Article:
The exhibition theme is focused on artists who have been censored for their work’s feminist, anti-racist or queer content, and protest against censorship is integral to their practice. The exhibition includes work from Beard herself, who has faced censorship of her practice on social platforms, as well as works from Pussy Riot, Betty Tompkins, Renee Cox, Xiao Lu and Renate Bertlman and more.

We caught up with Beard during Sensitive Content to learn more about her practice, inspiration and curatorial approach to the exhibition.

Sensitive Content is on at Unit London until 16 October 2022

Q: Hi Helen! How are you doing? Thank you for taking the time to speak with us. Can you please introduce yourself for those who do not know you?

Helen Beard: Hi, I am a multi-media artist, most known for my large-scale oil paintings that celebrate female sexuality and desire in vibrant colours.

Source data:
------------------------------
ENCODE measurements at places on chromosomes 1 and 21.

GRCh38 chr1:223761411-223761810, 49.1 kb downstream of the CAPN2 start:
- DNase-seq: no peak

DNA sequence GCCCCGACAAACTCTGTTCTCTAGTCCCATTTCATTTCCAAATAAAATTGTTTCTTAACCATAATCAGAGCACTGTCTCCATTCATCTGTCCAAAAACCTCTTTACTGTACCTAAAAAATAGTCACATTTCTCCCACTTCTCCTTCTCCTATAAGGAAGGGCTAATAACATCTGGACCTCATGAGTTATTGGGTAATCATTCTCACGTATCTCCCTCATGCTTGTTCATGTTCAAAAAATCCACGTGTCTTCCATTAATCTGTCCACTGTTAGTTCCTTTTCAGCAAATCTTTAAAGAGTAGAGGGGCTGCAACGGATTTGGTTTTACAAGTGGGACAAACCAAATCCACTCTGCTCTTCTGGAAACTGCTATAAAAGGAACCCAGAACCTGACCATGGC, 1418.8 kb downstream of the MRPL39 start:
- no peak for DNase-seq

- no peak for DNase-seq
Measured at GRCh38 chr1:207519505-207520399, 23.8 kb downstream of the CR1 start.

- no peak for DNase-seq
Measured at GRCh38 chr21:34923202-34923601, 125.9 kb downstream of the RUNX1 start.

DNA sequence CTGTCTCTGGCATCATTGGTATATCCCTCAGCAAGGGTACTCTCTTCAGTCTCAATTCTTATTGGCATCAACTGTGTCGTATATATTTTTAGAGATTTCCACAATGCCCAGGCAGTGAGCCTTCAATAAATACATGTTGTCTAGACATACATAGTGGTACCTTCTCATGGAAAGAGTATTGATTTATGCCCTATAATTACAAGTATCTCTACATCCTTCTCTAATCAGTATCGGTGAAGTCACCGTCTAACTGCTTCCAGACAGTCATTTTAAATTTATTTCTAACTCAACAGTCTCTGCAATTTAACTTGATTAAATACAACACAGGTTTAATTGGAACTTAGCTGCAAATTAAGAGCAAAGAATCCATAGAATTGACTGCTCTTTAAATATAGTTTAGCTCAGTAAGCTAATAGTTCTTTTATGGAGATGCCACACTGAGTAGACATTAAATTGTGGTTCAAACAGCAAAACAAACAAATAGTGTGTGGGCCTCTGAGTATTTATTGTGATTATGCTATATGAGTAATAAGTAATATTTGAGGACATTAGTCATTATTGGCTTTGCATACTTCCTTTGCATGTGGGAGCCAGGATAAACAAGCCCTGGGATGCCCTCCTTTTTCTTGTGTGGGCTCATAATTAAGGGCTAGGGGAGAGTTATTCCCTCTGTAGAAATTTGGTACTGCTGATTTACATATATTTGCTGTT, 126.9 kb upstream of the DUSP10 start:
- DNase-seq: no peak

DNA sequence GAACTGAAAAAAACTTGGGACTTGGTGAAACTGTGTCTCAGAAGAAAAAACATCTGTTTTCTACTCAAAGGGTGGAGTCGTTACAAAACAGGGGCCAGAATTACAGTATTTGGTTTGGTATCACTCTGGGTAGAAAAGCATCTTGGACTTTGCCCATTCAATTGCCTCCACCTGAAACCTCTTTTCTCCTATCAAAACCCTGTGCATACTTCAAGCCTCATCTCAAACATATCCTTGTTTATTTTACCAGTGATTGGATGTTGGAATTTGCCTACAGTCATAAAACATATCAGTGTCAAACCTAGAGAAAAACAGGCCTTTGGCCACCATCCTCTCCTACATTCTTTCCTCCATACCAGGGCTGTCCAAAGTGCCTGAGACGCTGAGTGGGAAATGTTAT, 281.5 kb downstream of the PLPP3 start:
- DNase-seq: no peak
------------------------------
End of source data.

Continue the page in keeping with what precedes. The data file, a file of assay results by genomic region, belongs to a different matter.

Helen Beard - Each Peach Pear Plum
Helen Beard – Each Peach Pear Plum
Q: Can you tell us how you started in arts, how art has played a role in your life, and why you decided to become an artist?

Helen Beard: I worked in the film industry and then spent time bringing up my family, but I always made art alongside my other pursuits. As my children became older, I started painting more seriously. I don’t think I decided to be an artist, I just made work, but when Damien Hirst saw some large-scale paintings I had made and bought one, it changed things. When he saw it in the flesh, he loved it and commissioned me to make some more. He then staged a show of 3 women artists from his collection, True Colours, at Newport Street Gallery, and this led to lots of amazing opportunities allowing me to concentrate on my practice.